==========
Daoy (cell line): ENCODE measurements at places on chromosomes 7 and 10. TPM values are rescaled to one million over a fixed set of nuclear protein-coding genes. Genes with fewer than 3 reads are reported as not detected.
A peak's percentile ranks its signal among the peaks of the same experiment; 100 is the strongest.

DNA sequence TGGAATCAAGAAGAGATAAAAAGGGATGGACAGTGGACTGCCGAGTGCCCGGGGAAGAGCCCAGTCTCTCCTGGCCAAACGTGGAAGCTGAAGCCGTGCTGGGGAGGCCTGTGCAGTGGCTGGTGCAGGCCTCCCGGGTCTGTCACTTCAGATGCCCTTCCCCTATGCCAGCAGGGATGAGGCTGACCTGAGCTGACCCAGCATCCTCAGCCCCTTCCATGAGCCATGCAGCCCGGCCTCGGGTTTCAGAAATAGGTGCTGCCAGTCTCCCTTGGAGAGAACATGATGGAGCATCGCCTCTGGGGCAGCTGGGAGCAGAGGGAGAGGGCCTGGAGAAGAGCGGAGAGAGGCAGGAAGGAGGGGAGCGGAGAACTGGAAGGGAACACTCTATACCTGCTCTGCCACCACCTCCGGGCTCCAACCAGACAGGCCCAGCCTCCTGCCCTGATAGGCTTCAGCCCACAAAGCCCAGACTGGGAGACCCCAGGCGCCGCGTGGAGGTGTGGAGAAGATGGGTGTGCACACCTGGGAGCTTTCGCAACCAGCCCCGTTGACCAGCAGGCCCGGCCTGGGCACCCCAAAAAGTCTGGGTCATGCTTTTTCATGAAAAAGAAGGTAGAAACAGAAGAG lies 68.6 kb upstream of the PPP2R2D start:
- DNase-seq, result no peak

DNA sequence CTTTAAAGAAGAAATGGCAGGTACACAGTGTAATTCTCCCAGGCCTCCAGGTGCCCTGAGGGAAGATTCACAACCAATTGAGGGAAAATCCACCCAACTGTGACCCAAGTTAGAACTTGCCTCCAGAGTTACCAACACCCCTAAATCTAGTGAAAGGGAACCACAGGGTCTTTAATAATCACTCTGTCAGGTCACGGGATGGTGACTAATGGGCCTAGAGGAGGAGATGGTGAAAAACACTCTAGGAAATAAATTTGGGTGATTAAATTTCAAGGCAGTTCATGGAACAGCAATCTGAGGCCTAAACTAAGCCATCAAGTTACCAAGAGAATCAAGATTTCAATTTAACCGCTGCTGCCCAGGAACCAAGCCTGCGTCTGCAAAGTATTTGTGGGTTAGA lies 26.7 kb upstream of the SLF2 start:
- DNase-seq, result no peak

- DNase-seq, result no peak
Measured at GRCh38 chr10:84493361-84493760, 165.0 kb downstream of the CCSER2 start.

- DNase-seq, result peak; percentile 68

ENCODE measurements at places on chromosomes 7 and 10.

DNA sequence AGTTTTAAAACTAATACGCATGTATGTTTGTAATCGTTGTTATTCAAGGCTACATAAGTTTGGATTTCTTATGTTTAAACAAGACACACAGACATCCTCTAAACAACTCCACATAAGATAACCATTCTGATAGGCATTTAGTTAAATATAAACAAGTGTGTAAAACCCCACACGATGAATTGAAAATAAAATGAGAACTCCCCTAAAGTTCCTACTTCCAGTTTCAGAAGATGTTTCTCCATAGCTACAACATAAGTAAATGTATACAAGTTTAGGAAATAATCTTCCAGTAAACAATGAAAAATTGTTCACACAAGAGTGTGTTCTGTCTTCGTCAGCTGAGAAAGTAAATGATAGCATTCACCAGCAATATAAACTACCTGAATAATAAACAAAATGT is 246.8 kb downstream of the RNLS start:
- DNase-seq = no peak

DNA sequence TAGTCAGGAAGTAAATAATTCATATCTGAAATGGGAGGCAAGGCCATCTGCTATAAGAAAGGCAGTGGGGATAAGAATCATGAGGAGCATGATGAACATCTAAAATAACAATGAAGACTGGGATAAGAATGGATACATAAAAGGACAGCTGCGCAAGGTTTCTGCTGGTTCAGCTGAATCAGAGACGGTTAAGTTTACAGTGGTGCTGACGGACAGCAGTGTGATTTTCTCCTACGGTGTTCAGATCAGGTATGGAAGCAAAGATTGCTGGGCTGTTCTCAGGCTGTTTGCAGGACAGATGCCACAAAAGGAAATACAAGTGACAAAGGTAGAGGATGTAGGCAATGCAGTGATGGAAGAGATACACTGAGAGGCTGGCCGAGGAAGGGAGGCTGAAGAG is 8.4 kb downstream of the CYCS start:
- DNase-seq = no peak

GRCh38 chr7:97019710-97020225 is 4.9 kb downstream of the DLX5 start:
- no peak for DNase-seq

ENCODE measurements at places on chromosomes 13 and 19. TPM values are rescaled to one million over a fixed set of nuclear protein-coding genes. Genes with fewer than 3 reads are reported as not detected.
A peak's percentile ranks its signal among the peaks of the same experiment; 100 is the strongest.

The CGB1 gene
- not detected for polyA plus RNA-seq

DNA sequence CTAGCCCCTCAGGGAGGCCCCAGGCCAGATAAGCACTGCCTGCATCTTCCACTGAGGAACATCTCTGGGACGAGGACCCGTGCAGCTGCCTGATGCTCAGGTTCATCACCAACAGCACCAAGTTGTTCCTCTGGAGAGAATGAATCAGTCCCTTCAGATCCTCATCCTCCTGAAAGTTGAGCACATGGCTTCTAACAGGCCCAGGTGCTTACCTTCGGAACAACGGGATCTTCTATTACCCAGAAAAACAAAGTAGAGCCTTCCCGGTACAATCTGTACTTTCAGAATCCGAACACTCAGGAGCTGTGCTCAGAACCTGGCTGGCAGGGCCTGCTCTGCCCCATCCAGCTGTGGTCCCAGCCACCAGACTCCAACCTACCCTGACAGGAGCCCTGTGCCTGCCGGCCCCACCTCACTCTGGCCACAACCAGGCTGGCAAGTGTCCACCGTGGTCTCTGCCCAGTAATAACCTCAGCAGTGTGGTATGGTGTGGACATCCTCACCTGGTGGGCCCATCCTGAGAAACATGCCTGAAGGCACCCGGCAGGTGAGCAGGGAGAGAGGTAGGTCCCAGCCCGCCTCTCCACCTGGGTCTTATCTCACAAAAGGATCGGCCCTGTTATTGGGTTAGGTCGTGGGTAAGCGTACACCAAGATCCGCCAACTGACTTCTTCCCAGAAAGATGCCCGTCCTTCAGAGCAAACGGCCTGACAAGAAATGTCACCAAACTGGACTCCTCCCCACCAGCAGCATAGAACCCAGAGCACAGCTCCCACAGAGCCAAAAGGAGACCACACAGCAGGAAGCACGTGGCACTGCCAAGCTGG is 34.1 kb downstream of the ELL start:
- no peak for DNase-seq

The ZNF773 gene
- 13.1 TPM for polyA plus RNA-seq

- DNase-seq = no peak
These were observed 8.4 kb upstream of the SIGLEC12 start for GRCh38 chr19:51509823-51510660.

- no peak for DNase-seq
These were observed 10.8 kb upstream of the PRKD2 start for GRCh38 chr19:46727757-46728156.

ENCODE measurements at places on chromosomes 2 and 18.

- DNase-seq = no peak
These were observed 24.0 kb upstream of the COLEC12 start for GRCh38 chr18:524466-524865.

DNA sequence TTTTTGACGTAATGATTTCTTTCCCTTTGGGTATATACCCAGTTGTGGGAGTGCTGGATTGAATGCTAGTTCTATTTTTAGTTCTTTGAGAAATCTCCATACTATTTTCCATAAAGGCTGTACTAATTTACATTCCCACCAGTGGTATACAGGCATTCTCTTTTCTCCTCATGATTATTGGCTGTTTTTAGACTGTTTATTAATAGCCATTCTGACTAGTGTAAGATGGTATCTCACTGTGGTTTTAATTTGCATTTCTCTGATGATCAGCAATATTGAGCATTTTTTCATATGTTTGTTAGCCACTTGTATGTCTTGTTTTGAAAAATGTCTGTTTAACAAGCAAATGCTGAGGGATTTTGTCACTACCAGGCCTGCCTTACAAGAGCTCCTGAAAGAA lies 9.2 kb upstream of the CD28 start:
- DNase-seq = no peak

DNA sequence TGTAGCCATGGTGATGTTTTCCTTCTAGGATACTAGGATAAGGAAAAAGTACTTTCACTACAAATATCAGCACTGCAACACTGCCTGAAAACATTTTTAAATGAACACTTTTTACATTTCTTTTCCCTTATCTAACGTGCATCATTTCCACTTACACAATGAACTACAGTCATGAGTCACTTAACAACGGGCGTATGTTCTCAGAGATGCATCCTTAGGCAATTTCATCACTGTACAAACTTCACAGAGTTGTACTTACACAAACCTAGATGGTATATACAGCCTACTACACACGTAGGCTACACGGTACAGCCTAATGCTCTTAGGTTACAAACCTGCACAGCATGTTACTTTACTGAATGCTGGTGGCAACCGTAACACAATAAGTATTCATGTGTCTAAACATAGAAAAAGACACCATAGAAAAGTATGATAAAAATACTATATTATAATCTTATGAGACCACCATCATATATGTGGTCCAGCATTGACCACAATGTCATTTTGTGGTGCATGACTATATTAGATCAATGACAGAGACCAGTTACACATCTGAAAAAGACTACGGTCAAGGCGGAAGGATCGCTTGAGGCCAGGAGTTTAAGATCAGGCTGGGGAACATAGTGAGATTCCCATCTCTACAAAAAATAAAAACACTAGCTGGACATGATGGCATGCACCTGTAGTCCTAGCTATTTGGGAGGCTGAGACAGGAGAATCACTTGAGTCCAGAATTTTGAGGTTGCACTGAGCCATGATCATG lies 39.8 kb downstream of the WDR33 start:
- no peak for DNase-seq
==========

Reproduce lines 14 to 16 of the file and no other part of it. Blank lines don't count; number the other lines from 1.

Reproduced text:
- DNase-seq = no peak

GRCh38 chr7:97019710-97020225 is 4.9 kb downstream of the DLX5 start:
- no peak for DNase-seq